Among the comfort items handed out this winter through Our Place is more than 100 bags crafted by a group of girls in the Monterey Middle School library in their free time.
As winter fell, Ella Hostad wanted to help those facing homelessness. When she was eight, her mom took her downtown to hand out cookies and socks to people having a hard time.
The visit had the desired effect. Now in Grade 7, she wanted to do something bigger.
She came up with the idea of a brunch at first. Unfortunately, a wave of COVID-19 nipped the concept, so the Hostad shifted to creating comfort bags to hand out and sought advice from principal Ken Andrews on how to proceed.
He paired her up with teacher Keely Thornton and the two laid out the idea for the Spirit Council, a group of Grade 8 students in leadership roles at the Oak Bay school.
Standing in the school library, guiding the group of youths as they divvy up items and fill bags, Thornton is visibly proud of Hostad for the idea, the team that helped build the bags, and even the entire school community that pulled together to support the idea.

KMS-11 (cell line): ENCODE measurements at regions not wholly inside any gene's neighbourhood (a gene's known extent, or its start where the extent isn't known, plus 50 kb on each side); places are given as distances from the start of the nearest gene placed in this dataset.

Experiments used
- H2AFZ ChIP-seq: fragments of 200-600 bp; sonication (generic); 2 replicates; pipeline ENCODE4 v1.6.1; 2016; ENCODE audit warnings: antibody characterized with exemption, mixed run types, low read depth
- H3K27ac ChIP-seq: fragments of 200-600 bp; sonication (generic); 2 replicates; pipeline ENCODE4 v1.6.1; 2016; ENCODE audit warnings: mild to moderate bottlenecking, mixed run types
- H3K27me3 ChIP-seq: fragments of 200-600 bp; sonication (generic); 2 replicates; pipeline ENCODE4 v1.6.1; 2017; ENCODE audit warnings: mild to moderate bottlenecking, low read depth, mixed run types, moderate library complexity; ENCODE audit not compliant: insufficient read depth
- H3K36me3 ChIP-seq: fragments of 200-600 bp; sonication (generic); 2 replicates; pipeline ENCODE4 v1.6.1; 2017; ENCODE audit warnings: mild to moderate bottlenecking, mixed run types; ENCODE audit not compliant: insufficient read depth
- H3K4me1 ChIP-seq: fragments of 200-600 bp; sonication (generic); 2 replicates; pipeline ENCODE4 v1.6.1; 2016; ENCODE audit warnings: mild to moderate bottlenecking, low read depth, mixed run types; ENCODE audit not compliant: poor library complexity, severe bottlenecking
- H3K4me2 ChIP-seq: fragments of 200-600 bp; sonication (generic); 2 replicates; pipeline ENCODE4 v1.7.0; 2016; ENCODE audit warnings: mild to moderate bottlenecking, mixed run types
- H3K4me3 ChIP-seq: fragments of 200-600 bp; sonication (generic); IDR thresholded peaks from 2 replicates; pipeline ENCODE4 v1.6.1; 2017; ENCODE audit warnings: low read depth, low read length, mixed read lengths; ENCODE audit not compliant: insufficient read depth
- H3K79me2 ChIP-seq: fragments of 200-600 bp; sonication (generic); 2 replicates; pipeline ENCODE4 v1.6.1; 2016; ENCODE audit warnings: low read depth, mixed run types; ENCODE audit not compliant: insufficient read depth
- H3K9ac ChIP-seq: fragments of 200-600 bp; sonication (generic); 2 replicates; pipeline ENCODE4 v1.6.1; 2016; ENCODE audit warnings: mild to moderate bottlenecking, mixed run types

The movement offered an opportunity for young people to learn about philanthropy and activism, Thornton said.
“When you have something you’re passionate about, especially at this age, it’s so great to start nurturing that. I know this is going to develop them into incredible adults who are doing things for their community as well,” she said, adding it’s critical to seize the opportunity to foster that passion and eagerness.
After the pair appeared before the Spirit Council, those students spread the word, Hostad said. Each division worked to fill its classroom box with donations leading up to a deadline that coincided with the Coldest Night of the Year walk on Feb. 26, an annual national fundraiser benefiting Our Place Society locally.
The non-profit provides services for those experiencing homelessness in Greater Victoria. From its Pandora Avenue location, Our Place Society offers meals and housing, along with programs supporting the health and wellness, education and practical care of its clients.
On Monday (Feb. 28), the Monterey students added more than 100 bags – packed with items such as warm socks, soap, toothpaste, toothbrush and snacks – to the Our Place arsenal. Unfortunately, snacks with the longest shelf life are among the least healthy, but they’re still snacks, Hostad noted.
Thornton sees it as a confidence-building project for Hostad.
It’s a pretty simple case of treating other as you’d like to be treated, Hostad said. “We’re in a position where we’re capable of giving.”
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